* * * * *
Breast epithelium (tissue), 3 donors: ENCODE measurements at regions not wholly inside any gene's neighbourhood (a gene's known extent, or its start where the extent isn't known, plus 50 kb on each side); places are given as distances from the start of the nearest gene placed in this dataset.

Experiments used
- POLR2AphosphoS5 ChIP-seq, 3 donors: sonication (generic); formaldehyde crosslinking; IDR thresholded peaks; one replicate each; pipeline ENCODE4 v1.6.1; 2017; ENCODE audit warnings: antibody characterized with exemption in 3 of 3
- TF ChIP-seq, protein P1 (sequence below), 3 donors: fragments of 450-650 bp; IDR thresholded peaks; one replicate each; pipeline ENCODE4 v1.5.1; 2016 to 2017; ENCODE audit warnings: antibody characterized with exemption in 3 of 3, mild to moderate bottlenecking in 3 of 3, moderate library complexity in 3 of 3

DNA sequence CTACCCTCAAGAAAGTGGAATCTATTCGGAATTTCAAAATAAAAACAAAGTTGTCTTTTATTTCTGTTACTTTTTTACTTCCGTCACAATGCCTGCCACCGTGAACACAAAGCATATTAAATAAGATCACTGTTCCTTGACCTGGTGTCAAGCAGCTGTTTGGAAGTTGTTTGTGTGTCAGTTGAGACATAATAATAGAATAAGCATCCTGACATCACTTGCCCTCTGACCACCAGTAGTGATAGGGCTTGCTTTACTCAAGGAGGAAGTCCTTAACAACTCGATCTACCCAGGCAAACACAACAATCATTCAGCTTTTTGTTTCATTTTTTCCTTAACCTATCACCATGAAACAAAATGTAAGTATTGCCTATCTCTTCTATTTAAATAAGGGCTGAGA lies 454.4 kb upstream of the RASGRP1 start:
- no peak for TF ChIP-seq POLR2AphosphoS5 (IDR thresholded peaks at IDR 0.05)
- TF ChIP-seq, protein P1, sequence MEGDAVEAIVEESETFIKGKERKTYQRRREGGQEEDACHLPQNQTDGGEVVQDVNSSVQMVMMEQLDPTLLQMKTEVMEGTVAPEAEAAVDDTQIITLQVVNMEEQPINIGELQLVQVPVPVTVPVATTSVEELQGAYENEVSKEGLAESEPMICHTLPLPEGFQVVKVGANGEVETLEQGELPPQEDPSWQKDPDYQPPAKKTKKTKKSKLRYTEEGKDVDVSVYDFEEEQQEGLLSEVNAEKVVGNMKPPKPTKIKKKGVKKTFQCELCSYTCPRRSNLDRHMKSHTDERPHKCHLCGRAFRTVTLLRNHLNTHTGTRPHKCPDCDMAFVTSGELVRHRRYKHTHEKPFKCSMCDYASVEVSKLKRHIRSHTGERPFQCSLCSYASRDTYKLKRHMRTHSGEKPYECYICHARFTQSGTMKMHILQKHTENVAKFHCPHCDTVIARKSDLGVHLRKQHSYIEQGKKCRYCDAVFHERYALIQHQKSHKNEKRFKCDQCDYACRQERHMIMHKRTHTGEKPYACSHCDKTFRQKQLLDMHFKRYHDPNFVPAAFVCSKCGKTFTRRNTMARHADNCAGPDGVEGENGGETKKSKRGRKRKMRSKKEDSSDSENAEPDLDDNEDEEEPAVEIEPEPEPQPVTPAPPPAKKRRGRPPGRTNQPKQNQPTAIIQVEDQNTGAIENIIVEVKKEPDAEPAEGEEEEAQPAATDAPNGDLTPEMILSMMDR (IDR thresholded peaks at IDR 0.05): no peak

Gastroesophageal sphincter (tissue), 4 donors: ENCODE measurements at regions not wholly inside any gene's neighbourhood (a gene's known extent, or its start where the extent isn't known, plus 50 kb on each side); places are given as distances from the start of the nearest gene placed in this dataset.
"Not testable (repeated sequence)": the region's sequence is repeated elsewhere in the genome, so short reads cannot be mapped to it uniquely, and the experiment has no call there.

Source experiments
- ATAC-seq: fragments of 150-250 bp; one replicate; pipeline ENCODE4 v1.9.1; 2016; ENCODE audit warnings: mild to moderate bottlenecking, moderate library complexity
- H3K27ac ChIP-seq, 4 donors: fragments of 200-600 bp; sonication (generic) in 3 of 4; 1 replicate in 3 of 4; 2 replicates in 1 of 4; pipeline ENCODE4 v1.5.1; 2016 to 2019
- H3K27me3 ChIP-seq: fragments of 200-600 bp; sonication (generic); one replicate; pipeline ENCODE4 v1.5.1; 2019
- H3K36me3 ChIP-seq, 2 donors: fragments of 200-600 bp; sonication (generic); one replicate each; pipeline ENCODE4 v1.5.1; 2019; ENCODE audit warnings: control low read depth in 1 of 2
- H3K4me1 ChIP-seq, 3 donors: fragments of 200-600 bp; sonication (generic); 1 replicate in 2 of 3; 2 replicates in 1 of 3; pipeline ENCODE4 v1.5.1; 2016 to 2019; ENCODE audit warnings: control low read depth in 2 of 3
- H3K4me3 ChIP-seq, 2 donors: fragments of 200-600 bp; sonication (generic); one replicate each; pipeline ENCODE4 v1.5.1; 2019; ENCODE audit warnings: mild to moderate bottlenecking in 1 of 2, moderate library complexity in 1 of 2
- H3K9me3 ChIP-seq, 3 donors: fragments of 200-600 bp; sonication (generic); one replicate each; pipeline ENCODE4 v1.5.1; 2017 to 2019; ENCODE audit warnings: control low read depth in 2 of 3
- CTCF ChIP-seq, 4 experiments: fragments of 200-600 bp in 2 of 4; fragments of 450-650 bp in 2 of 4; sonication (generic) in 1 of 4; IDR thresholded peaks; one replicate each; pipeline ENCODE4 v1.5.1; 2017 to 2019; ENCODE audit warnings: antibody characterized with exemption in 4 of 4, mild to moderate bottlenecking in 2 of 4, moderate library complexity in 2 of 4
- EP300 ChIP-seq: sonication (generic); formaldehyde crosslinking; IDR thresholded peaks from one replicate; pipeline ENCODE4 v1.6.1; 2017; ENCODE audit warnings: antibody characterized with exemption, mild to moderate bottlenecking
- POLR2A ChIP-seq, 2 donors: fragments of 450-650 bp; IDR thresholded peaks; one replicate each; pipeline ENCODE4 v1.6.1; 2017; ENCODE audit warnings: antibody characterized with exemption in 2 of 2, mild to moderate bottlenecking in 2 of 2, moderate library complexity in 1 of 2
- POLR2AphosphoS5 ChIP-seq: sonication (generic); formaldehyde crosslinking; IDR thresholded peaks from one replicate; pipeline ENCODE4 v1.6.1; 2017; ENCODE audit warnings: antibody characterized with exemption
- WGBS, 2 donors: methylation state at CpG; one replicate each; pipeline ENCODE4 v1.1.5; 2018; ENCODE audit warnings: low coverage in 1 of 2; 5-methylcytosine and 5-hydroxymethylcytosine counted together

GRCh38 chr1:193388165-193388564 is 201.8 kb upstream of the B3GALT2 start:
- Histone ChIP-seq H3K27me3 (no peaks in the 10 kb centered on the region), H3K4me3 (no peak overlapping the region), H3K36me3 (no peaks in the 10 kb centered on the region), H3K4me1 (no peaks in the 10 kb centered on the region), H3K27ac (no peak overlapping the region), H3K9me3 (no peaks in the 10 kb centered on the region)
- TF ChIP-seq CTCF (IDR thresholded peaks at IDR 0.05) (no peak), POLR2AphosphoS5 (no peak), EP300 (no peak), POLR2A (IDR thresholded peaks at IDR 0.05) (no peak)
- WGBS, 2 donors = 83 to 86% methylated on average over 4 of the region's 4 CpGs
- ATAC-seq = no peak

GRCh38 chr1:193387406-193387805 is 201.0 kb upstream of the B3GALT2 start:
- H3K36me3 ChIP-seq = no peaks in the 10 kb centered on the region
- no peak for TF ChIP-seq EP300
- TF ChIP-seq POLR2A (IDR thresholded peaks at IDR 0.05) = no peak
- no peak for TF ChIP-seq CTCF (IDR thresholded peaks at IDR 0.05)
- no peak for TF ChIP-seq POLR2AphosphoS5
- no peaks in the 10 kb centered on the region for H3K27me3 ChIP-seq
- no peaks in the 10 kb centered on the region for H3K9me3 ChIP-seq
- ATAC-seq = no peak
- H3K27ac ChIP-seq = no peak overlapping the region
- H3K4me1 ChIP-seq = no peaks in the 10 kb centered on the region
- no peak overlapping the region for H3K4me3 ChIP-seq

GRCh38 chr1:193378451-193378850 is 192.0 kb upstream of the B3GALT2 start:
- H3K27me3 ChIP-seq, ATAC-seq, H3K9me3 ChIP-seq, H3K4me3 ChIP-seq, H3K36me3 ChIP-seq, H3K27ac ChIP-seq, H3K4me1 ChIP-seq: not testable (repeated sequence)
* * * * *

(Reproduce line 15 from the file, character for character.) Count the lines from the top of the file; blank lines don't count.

- H3K4me1 ChIP-seq, 3 donors: fragments of 200-600 bp; sonication (generic); 1 replicate in 2 of 3; 2 replicates in 1 of 3; pipeline ENCODE4 v1.5.1; 2016 to 2019; ENCODE audit warnings: control low read depth in 2 of 3